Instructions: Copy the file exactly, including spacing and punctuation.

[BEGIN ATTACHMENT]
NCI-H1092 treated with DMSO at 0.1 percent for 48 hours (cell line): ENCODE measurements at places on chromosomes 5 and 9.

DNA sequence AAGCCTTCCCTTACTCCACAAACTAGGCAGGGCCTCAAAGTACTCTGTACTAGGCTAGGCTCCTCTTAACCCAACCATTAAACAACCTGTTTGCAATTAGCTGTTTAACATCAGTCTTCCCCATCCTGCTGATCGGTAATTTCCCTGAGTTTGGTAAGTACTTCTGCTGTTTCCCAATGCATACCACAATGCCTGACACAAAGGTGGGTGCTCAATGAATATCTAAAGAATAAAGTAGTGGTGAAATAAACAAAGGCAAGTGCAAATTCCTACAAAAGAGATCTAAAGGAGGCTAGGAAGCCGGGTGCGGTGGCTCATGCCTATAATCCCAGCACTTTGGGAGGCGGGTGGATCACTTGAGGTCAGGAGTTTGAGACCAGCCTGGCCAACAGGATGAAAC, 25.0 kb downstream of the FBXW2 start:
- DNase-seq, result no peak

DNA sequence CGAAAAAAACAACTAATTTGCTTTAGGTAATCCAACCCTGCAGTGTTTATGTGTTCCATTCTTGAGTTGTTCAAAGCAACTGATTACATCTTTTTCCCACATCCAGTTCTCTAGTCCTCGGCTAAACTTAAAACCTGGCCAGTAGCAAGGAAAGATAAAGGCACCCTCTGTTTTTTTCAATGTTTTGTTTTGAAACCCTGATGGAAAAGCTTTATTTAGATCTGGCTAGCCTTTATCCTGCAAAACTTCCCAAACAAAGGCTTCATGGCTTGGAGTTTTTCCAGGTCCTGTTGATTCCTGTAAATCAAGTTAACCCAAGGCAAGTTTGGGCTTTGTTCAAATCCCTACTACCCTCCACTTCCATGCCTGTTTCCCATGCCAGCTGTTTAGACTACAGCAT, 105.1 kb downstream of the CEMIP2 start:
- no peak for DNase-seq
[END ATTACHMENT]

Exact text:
NCI-H1092 treated with DMSO at 0.1 percent for 48 hours (cell line): ENCODE measurements at places on chromosomes 5 and 9.

DNA sequence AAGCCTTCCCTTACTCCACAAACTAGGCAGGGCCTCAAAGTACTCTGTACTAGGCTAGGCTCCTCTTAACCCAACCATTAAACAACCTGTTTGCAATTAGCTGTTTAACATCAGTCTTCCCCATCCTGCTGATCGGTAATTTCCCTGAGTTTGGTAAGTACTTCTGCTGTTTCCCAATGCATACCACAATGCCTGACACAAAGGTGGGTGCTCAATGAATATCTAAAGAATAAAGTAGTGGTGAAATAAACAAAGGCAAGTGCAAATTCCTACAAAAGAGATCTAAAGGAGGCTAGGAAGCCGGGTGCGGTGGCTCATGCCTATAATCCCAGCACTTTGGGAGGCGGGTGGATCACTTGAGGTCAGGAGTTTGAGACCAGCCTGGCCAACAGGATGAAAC, 25.0 kb downstream of the FBXW2 start:
- DNase-seq, result no peak

DNA sequence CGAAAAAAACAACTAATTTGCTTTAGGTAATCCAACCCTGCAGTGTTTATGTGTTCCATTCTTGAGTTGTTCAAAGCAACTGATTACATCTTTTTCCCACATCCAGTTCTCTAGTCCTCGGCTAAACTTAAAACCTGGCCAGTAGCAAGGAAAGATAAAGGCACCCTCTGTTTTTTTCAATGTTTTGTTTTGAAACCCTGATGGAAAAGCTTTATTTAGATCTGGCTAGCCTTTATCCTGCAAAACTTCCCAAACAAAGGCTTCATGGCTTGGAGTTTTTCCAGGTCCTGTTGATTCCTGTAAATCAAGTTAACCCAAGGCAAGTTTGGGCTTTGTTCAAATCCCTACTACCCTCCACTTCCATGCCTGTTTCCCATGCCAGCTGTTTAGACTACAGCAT, 105.1 kb downstream of the CEMIP2 start:
- no peak for DNase-seq